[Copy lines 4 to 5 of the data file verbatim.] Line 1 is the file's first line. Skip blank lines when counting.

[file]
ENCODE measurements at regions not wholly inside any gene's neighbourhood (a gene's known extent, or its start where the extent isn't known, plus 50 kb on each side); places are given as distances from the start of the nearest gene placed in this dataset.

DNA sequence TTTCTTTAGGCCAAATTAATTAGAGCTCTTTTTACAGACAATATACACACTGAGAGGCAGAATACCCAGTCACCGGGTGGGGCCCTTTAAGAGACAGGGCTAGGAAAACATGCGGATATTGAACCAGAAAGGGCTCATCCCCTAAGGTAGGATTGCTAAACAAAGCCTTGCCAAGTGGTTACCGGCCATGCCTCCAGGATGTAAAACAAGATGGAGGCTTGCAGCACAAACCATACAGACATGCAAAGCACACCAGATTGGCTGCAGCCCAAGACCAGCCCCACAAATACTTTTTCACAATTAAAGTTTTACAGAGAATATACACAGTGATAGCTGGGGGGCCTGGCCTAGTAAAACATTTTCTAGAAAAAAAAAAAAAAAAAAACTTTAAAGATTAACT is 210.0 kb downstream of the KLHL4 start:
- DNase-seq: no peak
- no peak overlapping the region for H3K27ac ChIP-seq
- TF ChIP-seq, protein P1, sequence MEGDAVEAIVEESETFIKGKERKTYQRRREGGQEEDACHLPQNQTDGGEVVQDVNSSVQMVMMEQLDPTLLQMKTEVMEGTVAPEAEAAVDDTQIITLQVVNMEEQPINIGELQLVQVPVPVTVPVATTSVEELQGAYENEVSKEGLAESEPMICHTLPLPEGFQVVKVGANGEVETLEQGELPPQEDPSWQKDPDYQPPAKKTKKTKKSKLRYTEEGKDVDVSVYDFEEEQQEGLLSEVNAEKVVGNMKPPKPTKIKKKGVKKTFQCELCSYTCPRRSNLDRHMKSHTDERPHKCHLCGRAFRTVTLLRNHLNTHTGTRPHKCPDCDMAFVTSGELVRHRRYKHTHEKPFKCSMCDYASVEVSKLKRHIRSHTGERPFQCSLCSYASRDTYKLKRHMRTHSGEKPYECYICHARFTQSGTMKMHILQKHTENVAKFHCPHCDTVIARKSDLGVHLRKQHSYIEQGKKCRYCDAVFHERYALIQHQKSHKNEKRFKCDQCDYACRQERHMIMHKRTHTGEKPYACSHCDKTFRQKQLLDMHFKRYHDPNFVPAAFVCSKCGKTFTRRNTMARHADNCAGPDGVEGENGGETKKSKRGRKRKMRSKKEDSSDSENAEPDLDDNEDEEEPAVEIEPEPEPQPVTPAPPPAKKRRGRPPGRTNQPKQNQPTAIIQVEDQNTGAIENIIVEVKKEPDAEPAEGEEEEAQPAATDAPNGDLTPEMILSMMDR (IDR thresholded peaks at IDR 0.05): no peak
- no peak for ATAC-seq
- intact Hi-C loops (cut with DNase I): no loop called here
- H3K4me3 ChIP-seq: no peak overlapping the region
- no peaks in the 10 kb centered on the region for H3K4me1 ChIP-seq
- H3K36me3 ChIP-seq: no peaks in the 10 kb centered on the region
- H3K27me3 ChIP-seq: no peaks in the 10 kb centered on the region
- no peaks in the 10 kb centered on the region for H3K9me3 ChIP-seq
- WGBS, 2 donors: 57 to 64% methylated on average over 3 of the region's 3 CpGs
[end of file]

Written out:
- no peak overlapping the region for H3K27ac ChIP-seq
- TF ChIP-seq, protein P1, sequence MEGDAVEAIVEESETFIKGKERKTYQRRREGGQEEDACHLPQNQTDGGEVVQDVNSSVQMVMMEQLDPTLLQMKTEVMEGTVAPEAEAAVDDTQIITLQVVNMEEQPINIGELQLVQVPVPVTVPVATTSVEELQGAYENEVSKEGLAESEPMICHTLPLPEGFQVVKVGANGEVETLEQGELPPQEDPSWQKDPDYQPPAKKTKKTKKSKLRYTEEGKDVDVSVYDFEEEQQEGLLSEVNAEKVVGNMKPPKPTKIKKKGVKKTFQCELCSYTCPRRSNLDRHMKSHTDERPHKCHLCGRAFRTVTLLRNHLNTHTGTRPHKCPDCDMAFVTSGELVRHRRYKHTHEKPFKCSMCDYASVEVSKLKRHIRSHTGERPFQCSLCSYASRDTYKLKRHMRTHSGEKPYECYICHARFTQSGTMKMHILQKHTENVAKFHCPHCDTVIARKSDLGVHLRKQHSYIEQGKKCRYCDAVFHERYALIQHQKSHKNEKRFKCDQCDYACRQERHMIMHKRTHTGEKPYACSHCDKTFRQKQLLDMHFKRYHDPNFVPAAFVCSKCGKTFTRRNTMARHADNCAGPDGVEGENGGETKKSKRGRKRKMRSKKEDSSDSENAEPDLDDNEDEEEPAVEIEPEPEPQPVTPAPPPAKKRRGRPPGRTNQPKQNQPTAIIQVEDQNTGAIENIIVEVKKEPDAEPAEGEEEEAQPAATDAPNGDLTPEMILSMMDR (IDR thresholded peaks at IDR 0.05): no peak